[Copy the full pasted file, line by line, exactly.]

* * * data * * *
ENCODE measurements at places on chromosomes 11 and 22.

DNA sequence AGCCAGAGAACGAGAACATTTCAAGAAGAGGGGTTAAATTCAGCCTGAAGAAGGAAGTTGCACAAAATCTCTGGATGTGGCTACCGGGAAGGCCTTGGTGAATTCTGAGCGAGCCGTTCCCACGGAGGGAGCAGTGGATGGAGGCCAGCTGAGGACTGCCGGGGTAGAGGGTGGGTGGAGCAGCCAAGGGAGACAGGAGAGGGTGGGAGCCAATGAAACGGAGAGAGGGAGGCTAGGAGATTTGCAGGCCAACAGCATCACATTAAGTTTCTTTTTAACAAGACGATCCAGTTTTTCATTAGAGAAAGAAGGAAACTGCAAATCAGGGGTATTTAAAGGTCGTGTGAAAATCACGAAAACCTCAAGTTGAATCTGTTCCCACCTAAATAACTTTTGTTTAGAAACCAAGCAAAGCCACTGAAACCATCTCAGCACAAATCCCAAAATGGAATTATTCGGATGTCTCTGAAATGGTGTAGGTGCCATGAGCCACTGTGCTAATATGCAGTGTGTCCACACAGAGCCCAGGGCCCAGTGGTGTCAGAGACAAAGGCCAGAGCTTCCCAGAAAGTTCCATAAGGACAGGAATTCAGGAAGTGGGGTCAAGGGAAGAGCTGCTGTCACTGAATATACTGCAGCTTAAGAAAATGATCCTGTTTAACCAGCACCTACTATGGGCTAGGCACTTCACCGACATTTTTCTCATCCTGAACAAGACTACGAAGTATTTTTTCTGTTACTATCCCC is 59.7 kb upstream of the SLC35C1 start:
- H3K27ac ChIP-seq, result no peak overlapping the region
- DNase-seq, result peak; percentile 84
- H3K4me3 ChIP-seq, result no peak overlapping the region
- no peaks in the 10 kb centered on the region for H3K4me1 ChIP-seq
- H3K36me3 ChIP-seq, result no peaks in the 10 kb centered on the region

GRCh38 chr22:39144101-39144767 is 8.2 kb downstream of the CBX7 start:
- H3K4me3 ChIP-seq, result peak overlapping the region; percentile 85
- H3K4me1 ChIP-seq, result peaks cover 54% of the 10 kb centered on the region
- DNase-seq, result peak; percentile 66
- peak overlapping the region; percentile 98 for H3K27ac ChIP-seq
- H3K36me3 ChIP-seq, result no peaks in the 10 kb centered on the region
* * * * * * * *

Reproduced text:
ENCODE measurements at places on chromosomes 11 and 22.

DNA sequence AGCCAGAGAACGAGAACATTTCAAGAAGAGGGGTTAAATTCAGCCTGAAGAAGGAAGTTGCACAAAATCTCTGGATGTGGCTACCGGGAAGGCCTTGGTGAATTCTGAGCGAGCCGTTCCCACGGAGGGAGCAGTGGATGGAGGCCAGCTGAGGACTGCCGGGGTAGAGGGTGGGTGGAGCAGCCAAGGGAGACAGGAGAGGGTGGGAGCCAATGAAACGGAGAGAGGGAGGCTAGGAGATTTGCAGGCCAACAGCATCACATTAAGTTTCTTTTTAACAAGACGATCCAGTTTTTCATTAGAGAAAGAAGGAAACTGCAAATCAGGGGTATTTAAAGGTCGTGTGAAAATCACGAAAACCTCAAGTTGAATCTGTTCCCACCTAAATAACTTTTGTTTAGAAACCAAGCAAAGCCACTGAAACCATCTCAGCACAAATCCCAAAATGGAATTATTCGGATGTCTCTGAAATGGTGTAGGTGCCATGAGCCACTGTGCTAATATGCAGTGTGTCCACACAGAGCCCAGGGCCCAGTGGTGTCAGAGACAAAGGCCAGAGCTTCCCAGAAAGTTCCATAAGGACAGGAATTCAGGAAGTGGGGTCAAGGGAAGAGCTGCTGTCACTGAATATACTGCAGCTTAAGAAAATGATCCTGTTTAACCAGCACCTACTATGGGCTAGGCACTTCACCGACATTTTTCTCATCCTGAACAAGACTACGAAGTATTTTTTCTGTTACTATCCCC is 59.7 kb upstream of the SLC35C1 start:
- H3K27ac ChIP-seq, result no peak overlapping the region
- DNase-seq, result peak; percentile 84
- H3K4me3 ChIP-seq, result no peak overlapping the region
- no peaks in the 10 kb centered on the region for H3K4me1 ChIP-seq
- H3K36me3 ChIP-seq, result no peaks in the 10 kb centered on the region

GRCh38 chr22:39144101-39144767 is 8.2 kb downstream of the CBX7 start:
- H3K4me3 ChIP-seq, result peak overlapping the region; percentile 85
- H3K4me1 ChIP-seq, result peaks cover 54% of the 10 kb centered on the region
- DNase-seq, result peak; percentile 66
- peak overlapping the region; percentile 98 for H3K27ac ChIP-seq
- H3K36me3 ChIP-seq, result no peaks in the 10 kb centered on the region